Mauritania's coup leader said his junta will continue to hold the deposed president for "security reasons" and urged allies and fellow Arab nations to show understanding to their position.
Mohamed Ould Abdel Aziz did not explain the security concerns preventing the release of Sidi Mohamed Ould Cheikh Abdallahi, but told Asharq al-Awsat newspaper in remarks published on Saturday that that the ousted leader was in good health.
"We will not release the deposed president at the time being for security reasons. We are now trying to make calm prevail and avoiding escalation," claimed Abdel Aziz, who toppled Abdallahi after he tried to sack senior officers.
Abdallahi is being held at a secret location. His daughter, released from house arrest with the rest of his family late on Thursday, said he needed medical attention.
Abdel Aziz said his 11-man military junta "has no problems with France or America", when asked about international demands to reinstate the country's first democratically elected leader.
"We ask our Arab brothers and our friends to understand the position and we will share our reasons with them," he said. "The problem that happened in Mauritania is an internal affair."
"The deposed president toppled himself through a series of wrong steps that he made lately, hijacking the country away from the gains of democracy," he said, without giving details.
Abdel Aziz said that priorities of the 11-man military junta were "stabilisation and the revival of state's democratic institutions, fighting corruption and imposing justice".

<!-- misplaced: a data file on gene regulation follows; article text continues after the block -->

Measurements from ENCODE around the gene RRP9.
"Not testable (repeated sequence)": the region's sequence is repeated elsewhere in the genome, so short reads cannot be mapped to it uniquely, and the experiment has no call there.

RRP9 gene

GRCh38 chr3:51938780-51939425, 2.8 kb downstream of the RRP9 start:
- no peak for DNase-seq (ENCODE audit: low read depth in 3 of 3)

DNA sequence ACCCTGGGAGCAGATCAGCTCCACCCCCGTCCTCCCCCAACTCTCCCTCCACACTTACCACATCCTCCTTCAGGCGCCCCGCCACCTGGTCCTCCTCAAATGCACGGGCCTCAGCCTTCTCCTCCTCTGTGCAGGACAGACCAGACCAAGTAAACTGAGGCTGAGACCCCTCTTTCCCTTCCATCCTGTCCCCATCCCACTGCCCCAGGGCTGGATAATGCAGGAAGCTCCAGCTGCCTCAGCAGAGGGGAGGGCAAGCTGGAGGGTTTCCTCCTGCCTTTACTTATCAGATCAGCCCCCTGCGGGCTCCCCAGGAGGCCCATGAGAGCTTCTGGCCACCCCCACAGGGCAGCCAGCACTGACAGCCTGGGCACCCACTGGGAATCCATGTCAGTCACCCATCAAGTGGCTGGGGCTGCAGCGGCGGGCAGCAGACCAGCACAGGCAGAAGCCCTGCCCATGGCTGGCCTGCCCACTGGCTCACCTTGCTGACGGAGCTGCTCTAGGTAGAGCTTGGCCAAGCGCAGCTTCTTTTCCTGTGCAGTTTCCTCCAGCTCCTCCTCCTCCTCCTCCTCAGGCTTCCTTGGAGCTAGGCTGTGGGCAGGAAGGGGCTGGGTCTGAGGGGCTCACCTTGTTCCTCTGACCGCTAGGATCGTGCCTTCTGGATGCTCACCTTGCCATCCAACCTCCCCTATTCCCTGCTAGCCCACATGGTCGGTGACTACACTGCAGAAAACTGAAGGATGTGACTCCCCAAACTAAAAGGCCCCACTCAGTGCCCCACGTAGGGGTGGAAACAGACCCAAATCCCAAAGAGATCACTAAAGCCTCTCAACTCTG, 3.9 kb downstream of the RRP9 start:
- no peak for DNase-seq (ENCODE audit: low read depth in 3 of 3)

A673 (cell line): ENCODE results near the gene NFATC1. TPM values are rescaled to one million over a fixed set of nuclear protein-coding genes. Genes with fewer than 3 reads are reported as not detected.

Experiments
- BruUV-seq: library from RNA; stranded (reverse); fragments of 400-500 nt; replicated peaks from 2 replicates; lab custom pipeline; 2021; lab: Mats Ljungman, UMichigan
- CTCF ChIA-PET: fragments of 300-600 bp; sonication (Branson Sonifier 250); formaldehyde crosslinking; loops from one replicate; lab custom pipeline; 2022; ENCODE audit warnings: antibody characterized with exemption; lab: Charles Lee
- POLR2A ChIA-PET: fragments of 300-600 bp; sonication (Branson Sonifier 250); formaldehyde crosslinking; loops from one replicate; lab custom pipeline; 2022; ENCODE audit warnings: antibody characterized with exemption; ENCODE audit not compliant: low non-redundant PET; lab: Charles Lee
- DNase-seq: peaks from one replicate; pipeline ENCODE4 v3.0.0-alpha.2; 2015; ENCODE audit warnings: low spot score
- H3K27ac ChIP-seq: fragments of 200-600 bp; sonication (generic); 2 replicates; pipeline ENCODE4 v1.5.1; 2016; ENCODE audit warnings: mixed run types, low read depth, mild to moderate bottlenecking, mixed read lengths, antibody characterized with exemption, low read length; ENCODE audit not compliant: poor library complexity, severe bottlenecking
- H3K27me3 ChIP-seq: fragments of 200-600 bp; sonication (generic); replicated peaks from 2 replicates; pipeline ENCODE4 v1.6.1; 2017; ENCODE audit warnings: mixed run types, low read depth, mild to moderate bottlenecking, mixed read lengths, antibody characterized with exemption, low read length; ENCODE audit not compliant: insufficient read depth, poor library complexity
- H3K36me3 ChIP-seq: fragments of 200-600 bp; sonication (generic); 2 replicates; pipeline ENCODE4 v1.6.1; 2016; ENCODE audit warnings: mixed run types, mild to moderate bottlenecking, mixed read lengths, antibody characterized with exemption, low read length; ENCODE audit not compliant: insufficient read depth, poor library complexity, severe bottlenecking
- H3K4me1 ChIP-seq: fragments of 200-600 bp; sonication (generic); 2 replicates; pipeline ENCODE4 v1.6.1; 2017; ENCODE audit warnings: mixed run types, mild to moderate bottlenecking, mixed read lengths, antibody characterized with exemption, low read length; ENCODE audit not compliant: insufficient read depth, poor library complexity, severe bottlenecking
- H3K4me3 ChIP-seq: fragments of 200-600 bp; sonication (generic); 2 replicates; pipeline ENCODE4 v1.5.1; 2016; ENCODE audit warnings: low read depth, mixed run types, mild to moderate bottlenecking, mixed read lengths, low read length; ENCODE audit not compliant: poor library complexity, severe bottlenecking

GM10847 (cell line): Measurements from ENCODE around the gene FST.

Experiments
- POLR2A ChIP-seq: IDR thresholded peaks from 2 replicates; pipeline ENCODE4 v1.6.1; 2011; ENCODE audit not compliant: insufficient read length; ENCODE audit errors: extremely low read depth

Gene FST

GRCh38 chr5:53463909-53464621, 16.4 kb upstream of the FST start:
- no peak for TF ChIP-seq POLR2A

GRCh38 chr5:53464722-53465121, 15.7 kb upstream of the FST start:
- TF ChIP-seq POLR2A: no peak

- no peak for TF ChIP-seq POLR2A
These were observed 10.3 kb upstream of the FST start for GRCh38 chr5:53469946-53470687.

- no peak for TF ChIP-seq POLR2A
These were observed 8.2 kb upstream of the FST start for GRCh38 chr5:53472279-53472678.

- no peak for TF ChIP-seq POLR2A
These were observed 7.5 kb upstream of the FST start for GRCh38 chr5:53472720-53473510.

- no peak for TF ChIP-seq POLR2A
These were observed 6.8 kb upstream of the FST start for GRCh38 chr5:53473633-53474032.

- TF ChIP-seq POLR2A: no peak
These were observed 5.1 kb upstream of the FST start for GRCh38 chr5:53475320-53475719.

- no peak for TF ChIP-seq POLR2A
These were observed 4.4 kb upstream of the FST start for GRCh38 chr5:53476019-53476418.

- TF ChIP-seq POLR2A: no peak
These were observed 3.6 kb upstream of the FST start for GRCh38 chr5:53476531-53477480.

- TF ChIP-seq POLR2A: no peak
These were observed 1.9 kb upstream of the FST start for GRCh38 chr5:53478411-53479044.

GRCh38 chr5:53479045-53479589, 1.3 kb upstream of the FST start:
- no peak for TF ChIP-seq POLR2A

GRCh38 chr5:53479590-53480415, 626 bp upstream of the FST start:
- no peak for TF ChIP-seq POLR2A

Abdel Aziz declined to give a date for presidential elections "because we are working according to the country's priorities and the needs of the people that the former president had ignored for long".
The self-styled "High State Council" pledged on Thursday to hold a free presidential election as soon as possible.
Abdallahi won elections last year after a 2005 coup, also instigated by Abdel Aziz, which ended years of dictatorship, but he has faced growing opposition from parliamentarians who complain he has failed to consult them.
AU fereezes Mauritania membership
The African Union says it has frozen Mauritania's membership in the wake of a coup in the country.
AU spokesman El-Ghassim Wane said Saturday in the Ethiopian capital that membership is automatically frozen in the case of a coup. He says Mauritania remains in the African Union but cannot participate in meetings or votes until it restores constitutional order.
Wednesday's coup returned military rule to the desert country that held historic elections just last year, its first free and fair ballot in more than 20 years.
Mauritania won international praise for that vote, which saw President Sidi Cheikh Ould Abdallahi emerge as victor after a two-year transition to civilian rule begun with the army's 2005 ouster of a dictator.
The African Union said on Saturday it would suspend Mauritania until democracy is restored there.
The European Union also threatened to cut aid. The African Union and the United Nations condemned the coup. An Arab League delegation arrived in Mauritania on a fact-finding mission.